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Hyderabad's hate-free invite to Bangalore’s tech companies

D.K. Shivakumar has reacted to K.T. Rama Rao's comment by saying his party would 'restore the glory' once it returns to power
Basavaraj Bommai.
Basavaraj Bommai.
File photo

K.M. Rakesh   |   Bangalore   |   Published 06.04.22, 02:52 AM

An open invitation from Telangana IT minister K.T. Rama Rao to Bangalore’s tech companies to migrate to his state, with the jibe that it focuses on infrastructure and not “halal and hijab”, appears to have rattled Karnataka’s BJP government as well as the Opposition.

Rao’s call follows a warning from Bangalore-based entrepreneur Kiran Mazumdar-Shaw that Karnataka would lose its “global leadership” in information technology if it carried on with “communal exclusion” — an allusion to recent efforts to marginalise minorities in the state.

State Congress president D.K. Shivakumar has reacted to Rao’s comment by saying his party would “restore the glory” of Bangalore once it returns to power following next year’s Assembly polls. Former chief ministers P.C. Siddaramaiah and H.D. Kumaraswamy have accused the state government of spoiling the investment climate in the state.

A defensive chief minister, Basavaraj Bommai, told reporters that the issues facing the state were not new and that “making statements” would not solve anything.

Rao had issued his invite to Bangalore’s tech firms in a tweet that said: “Pack your bags & move to Hyderabad! We have better infrastructure & equally good social infrastructure.”

The Telangana Rashtra Samithi politician’s tweet came in the context of a Bangalore-based tech entrepreneur’s complaint against the city’s infrastructure woes.

Ravish Naresh, founder of and the Khatabook digital services start-up, had tweeted about “bad roads, almost daily power cuts, poor quality water supply, unusable foot paths” in India’s IT capital.

Shivakumar, who pitches himself as the next chief minister if his party wins, responded: “@ktrtrs, my friend, I accept your challenge. By the end of 2023, with Congress back in power in Karnataka, we will restore the glory of Bengaluru as India’s best city.”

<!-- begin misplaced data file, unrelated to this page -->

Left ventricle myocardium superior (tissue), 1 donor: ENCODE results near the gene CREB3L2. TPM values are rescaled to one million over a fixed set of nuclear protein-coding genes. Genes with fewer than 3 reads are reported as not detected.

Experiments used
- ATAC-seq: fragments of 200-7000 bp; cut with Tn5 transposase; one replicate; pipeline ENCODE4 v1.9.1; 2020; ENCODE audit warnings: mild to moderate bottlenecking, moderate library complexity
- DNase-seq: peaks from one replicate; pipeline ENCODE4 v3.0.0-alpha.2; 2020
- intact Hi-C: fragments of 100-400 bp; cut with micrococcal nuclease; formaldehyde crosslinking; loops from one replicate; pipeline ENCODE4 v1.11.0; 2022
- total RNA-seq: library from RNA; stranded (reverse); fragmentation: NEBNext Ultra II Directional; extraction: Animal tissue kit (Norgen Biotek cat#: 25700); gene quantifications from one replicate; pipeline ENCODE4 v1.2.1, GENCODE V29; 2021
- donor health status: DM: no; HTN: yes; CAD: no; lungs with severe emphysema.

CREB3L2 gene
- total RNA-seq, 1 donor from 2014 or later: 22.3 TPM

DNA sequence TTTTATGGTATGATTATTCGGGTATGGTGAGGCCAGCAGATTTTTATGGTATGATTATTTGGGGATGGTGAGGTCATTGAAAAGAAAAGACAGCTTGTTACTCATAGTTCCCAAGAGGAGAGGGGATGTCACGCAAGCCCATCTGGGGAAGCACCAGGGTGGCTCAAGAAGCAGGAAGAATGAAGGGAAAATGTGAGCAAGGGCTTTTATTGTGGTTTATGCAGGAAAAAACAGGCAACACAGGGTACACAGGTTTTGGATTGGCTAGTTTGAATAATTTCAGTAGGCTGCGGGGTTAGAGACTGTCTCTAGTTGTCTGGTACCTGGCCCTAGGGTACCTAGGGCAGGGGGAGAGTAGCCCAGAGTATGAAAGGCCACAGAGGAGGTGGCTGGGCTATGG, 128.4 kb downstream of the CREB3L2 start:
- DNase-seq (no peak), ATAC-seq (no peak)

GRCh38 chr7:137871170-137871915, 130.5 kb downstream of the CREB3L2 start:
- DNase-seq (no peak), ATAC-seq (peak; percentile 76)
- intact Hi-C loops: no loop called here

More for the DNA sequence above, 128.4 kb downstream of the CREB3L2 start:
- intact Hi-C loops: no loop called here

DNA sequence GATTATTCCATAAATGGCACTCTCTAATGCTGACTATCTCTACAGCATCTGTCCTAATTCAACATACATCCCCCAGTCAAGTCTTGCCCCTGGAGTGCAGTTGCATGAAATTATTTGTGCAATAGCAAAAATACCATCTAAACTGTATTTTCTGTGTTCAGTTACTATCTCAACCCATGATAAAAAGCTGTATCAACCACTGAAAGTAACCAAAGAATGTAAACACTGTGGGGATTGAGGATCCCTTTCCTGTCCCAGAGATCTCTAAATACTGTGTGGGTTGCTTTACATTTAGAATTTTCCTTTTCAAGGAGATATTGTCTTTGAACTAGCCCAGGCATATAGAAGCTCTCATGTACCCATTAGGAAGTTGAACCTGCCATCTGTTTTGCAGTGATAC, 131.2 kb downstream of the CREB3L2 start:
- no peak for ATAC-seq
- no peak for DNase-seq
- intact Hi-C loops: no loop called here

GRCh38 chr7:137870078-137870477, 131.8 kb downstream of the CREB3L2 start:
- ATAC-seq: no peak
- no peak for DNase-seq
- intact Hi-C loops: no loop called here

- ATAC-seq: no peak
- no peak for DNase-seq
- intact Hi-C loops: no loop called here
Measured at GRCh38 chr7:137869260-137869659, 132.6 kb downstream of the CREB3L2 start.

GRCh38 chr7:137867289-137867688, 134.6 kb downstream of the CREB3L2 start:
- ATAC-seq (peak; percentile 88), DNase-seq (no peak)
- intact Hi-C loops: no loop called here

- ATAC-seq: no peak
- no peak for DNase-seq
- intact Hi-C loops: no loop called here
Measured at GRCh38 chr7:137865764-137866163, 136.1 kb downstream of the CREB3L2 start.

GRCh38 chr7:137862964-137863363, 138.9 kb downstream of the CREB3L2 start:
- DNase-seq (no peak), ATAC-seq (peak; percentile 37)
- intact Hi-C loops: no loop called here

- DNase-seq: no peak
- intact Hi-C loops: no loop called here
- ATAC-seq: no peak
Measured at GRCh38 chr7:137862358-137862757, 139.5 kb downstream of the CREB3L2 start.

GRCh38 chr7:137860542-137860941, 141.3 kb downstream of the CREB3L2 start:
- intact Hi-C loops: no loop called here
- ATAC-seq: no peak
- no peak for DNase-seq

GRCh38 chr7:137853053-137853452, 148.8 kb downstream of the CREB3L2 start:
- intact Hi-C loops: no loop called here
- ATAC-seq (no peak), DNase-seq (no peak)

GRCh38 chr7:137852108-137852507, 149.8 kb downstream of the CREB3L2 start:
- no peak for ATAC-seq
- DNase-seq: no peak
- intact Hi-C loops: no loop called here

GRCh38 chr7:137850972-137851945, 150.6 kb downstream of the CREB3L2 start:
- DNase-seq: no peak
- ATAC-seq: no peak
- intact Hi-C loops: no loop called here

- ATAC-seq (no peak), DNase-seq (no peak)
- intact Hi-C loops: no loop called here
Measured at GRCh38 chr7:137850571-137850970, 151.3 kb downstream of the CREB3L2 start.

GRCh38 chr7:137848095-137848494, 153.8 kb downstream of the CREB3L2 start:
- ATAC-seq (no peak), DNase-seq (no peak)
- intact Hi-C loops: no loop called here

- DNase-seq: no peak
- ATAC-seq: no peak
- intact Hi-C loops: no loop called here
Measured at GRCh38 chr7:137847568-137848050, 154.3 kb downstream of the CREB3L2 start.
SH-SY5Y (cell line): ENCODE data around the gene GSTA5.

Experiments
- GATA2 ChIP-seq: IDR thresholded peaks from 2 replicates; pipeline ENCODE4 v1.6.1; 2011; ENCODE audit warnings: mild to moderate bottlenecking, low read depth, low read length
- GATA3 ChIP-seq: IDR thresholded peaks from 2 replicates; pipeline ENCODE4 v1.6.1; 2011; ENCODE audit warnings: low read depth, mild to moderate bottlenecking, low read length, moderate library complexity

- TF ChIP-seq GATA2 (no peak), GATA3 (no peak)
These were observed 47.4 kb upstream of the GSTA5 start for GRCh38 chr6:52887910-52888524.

Rao responded: “Dear @DKShivakumar Anna (brother), I don’t know much about politics of Karnataka & who will win but challenge accepted. Let Hyderabad & Bengaluru compete healthily on creating jobs for our youngsters & prosperity for our great nation. Let’s focus on infra, IT&BT, not on Halal & Hijab.”

Karnataka has over the past few months witnessed official and unofficial bans on the hijab from campuses, halal meat from Hindus’ plates, and Muslim shopkeepers from temple festivals, apart from attacks on Christian churches and prayer halls and a bill against forced religious conversions.

Currently, a campaign is on — coinciding with the onset of Ramazan — against the use of loudspeakers to call for azan from mosques.

“The state will develop and investments will flow in only when there is peace in society,” Siddaramaiah, leader of the Opposition, told reporters on Tuesday.

“There will be no fresh investments or employment generation if the law-and-order situation is not good.”

Congress lawmaker and former IT minister Priyank Kharge said: “KTR has invited all IT companies saying Hyderabad has better social infrastructure. What is the meaning of social infrastructure? It is the right investment climate and social conditions. All this (targeting of minorities) is happening in Karnataka since Bommai has become a puppet in the hands of the RSS.”

Janata Dal Secular leader Kumaraswamy, who had earlier called Bommai an “RSS puppet”, reaffirmed the charge. “Is there any doubt about that? He is functioning like that (a puppet),” he said.

Bommai avoided direct answers to reporters. “There won’t be any solution just by making statements. You know several issues have come up. But none of them are new,” he said on Tuesday.

“We haven’t issued any new orders (on azan). We will take everyone into confidence and take steps to maintain peace and harmony.”

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